satisfactory advance also, and although the rice export, good as it
was, did not come up to that of 1893, the total value of the trade
is the highest yet recorded, that of 1893 only reaching 6,716,192/.
(the dollar at that time being reckoned at 2s. 7c/.).
The rate of exchange for 1901 has been taken in this report Exchange
Is. ll^d. per Mexican dollar, the average rate for the year; and
that for 1900 at Is. Ilfd.
The total value of exports from Bangkok to foreign countries Exports,
was 4,366,967/., an increase of 1,279,148/. over 1900. Tofcal value-
As mentioned above, and as forecast in the reports on the years E,ice*
1899 and 1900, the rice export was a very large one, being only sur-
passed by the year 1893, when, according to the customs returns,
775,701 tons were exported. The export in 1901 amounted to
684,924/. tons, valued at 3,484,263/., an increase of 270,380 tons
and 1,258,793/. over 1900.
There was but little trade in European rice at the beginning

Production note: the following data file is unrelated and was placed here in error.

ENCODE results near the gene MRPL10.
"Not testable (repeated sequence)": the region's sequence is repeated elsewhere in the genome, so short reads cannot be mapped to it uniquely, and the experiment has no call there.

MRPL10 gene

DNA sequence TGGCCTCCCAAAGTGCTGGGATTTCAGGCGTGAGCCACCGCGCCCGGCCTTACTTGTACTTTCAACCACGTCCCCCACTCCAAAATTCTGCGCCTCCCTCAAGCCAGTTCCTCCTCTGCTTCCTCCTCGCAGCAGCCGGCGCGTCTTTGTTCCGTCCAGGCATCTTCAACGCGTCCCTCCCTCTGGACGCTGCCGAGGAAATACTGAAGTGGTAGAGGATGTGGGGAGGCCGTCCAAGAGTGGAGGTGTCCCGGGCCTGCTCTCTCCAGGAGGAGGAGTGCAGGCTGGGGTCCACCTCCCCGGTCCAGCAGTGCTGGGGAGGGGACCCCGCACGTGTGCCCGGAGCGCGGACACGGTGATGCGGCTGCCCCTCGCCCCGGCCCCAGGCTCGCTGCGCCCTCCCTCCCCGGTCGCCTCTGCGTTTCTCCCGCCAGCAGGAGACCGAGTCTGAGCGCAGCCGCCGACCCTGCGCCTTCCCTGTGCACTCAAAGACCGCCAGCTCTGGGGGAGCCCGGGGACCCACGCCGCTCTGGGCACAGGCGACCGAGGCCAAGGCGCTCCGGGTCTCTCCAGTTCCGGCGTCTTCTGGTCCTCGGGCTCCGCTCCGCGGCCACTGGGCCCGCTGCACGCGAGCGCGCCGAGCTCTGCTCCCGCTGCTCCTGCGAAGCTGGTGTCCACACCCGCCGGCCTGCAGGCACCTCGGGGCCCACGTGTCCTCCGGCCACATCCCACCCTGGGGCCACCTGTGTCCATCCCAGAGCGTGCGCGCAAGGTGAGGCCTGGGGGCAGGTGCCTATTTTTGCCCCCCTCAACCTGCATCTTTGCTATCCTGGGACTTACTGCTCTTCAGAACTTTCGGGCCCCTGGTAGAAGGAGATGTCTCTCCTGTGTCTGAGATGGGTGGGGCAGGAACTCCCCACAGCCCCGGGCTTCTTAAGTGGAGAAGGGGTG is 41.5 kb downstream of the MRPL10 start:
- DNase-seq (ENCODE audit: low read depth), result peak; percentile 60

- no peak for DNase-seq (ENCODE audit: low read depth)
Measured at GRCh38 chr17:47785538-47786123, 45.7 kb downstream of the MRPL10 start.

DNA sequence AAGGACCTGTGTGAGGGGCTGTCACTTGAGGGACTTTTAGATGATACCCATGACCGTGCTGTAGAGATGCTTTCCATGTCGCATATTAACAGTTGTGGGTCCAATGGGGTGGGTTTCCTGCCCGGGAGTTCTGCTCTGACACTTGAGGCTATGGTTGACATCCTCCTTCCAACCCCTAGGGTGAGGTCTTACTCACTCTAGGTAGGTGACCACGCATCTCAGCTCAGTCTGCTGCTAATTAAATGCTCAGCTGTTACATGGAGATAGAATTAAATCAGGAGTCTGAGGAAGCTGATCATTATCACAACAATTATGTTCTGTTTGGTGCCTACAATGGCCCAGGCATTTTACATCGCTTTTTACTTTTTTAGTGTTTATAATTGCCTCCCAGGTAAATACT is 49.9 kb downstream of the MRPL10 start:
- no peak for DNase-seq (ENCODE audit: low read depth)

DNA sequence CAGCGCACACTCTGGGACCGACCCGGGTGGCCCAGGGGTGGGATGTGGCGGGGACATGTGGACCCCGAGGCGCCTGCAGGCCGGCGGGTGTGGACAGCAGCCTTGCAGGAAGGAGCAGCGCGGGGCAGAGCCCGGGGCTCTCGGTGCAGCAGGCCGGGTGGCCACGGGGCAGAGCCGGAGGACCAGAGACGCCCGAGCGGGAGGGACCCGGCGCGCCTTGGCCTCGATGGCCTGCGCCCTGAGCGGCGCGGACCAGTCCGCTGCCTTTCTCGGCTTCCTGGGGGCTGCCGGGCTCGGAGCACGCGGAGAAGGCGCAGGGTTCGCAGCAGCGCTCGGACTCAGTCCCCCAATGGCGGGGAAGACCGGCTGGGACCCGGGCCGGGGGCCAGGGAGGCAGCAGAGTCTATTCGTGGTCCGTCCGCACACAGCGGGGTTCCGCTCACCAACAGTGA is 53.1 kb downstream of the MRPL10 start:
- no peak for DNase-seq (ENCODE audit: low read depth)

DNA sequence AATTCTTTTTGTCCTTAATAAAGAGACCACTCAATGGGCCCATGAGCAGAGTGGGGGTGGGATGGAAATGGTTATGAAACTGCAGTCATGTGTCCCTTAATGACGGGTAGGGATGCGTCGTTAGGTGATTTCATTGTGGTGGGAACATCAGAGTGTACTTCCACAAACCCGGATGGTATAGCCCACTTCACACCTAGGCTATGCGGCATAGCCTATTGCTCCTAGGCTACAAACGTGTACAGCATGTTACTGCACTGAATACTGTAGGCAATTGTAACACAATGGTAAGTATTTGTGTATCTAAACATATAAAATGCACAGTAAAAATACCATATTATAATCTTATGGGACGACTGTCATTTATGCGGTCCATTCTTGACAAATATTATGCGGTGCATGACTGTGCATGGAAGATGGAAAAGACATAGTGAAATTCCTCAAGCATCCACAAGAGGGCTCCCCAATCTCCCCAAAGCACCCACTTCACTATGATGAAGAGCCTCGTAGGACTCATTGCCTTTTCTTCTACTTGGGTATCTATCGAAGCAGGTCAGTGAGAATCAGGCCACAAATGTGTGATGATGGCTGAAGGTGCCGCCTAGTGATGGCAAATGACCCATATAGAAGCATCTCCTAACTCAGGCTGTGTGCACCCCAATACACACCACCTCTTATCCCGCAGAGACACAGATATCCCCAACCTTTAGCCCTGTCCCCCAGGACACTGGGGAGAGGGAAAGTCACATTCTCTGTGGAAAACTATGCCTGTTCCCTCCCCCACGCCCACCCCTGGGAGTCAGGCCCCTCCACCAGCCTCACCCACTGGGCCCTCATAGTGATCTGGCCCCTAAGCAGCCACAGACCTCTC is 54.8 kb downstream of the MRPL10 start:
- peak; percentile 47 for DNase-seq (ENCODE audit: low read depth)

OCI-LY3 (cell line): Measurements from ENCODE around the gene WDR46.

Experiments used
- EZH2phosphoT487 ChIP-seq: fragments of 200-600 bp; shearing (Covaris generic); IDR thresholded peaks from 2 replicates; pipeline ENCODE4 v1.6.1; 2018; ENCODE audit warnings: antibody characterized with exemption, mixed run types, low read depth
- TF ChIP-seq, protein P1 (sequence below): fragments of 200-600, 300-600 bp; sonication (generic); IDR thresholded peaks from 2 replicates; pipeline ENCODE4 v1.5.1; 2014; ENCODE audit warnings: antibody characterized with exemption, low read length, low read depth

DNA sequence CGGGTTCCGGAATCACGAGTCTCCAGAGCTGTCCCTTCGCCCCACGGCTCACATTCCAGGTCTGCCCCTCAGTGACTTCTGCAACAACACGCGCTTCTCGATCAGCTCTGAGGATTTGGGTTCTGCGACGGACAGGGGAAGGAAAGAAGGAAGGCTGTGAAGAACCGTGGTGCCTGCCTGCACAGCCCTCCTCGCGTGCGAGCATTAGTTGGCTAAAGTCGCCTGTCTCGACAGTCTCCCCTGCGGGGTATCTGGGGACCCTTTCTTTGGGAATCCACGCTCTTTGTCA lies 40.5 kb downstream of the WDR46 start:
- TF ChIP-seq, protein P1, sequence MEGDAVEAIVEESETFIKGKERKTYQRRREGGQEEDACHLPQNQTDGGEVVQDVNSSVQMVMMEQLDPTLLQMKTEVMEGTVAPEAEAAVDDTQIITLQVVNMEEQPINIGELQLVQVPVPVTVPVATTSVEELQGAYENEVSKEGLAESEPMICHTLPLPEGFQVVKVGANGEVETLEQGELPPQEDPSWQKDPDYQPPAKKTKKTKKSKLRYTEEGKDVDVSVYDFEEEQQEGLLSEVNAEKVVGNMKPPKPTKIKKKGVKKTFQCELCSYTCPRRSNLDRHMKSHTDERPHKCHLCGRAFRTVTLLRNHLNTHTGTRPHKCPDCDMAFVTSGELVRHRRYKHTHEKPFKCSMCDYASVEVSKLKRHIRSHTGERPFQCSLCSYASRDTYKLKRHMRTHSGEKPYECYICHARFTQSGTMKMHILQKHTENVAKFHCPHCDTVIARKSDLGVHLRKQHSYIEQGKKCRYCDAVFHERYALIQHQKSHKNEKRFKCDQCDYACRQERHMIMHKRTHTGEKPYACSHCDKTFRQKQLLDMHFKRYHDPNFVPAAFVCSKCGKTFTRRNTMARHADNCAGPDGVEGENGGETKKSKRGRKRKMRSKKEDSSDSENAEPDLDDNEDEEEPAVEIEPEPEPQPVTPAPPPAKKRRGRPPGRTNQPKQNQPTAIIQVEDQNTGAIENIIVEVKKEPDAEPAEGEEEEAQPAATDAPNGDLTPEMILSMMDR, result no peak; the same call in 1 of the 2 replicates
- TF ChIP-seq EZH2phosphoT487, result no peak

of the year, but a very good demand for China and Singapore.
Prices were from 80 to 85 ticals(80 ticals equal 4/. 12s. 6c/.) per coyan
(about 24 cwt.) for best Nasuan (garden rice) and 70 to 76 ticals
for poorer qualities. Supplies were heavy up to the beginning
of April, the mills having in March almost more than they could
handle. Prices went down at the end of May on the arrival of
supplies from the north, but rose towards the end of June,
reaching the maximum in July. The high rates were maintained
until nearly the end of the year. wucg
The year was on the whole an excellent one for the miller.
(162) A 2


i
BANGKOK.